Archbishop of Westminster

Exaltation of the Cross

Given in Galilee on the Feast of the Exaltation of the Cross, 14 September 2015, during the Plenary Assembly of the Bishops' Conference of Europe.

Today we leave Galilee and go to Jerusalem. That is fitting for this Feast of the Exaltation of the Cross of Jesus. We shall celebrate Vespers of the Feast in the very place were his death took place. We will be able to go to Golgotha. It is from there that the Cross of Jesus shines forth across all time and all places. 

In the Basilica of the Holy Sepulchre, just immediately below the Chapel of Golgotha, there is another chapel. It is called the Chapel of Adam. It is said to be the resting place of the skull of Adam. I recall being told that at the death of Jesus, in the earthquake which happened at that moment, the rock between the Cross of Christ and the tomb of Adam was split. A fissure can still be seen. Some say that the blood of Christ flowed down to fill the skull of Adam. 

This is a powerful image. The death of Jesus, the Eternal Word of God, strikes at the heart of our history, reaching to our very foundations and overcoming that original fault which forever marks our struggles, leaving us as sinful beings, constantly caught between the good we desire and the evil we do. 

In this victory lies the grandeur of the Cross. This is why, instinctively, we make the sign of the Cross as we come to prayer, why the Cross marks landscapes and households throughout the world. Perhaps, too, this is why the Cross is such a provocation to those who truly believe in the self-sufficiency of the human person, in our capacity to improve ourselves and our world without any so-called divine intervention. The first truth they want to deny is the truth of our own sinfulness. And this is the truth to which the Cross is a witness. 

The reading from the Letter to the Hebrews which we have just heard attests to this truth. Just before the verses we have heard, the author of the Letter gives a quotation from Psalm 8, 'What is man that you should keep him in mind, mortal man that you care for him? Yet you have made him little less than the Angels, put all things under his feet.' The author then reflects that this is not what we see, not the reality we know. 'But', he says, 'we do see Jesus, who for a little while was made lower than the Angels, now crowned with honour and glory.’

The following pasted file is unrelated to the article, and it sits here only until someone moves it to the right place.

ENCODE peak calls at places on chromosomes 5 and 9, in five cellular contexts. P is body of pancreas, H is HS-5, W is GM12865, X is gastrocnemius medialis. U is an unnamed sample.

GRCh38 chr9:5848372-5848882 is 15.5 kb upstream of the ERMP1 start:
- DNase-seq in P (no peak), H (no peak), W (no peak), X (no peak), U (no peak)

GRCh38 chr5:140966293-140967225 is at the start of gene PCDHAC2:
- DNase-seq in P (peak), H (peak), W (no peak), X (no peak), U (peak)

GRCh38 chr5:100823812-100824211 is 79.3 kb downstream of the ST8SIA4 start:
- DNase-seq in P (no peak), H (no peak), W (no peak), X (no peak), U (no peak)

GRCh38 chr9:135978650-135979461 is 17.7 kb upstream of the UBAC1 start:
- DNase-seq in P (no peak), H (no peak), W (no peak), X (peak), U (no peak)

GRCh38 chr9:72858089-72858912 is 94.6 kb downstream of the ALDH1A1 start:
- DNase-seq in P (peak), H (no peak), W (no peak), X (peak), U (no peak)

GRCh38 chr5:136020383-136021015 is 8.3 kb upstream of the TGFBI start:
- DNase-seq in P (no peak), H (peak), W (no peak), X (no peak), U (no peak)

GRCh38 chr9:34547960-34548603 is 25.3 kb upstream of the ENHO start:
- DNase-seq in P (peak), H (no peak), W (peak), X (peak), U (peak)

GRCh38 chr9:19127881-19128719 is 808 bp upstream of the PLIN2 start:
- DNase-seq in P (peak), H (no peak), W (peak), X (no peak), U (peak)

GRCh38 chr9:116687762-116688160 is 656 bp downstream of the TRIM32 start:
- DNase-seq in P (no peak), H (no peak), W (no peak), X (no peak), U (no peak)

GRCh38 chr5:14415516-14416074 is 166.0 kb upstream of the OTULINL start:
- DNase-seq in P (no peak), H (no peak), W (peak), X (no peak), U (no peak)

This is the point that he is making: that of ourselves we cannot fulfil our own potential, we cannot attain to that glory which is in the mind of God as his plan and intention for us. But in Christ that is indeed made possible because, as the text says, 'he has tasted death for everyone’. 

So it is that the text describes Jesus as 'the head', or in other translations 'the leader', or again 'the pioneer' or, more literally, 'the architect'. He is the one who fashions for us all the pathway to our fulfilment, going first and making it possible for us to follow. This leader does not just simply illustrate the true purpose of our existence. He does not simply point it out. No, he opens the way along which we may now safely pass ourselves, if we follow him, if we bind ourselves to him. 

In order to do this Jesus had to follow that path completely, confronting all the obstacles that made it impossible for us to make the journey ourselves. And the greatest of these is suffering and death. Hence the text reads, 'it was fitting that God, in bringing many children to glory, should make the leader, the pioneer perfect through suffering’. 

This Holy Land, this place of our salvation, the geography of salvation, as we heard yesterday, is a land full of rocks: The citadel of David, the temple itself, the place of Jesus’ agony in the garden of Gethsemane, Golgotha, are all places of bare unyielding rock. 

Today, on this feast,  we are invited to see all the places and situations in our lives  in which we are confronted by unyielding rock, rock on which we can break our teeth, or our bones; rocks which we cannot shift, against which we sense we can make no progress, and which tend to harden our own hearts. Ultimately, there is the rock of death. These are the very rocks in which the Cross of Jesus has been planted. In precisely these places, when we trust ourselves to him, will the glory of the Cross be most clearly seen. 

Thus it is, as we all know, that the glory of the Cross, its true exaltation, does not take place in the splendour of our liturgies, but in the struggles of the dying, in the prisons of the oppressed, in the patience of the poor and in the dignity of the dispossessed, when they trust themselves to Christ.  No one can glory in any human deprivation. But nor can we measure our success in simply their alleviation. The Cross of Christ is brutal. But it is victorious because it casts a horizon that takes us beyond its own brutality and in doing so takes us too beyond every brutality this world produces. 

Let us indeed exalt in the Cross of Christ, in him who is our leader, our head, our pioneer, our architect, our Lord and Master, for ever and ever. Amen.

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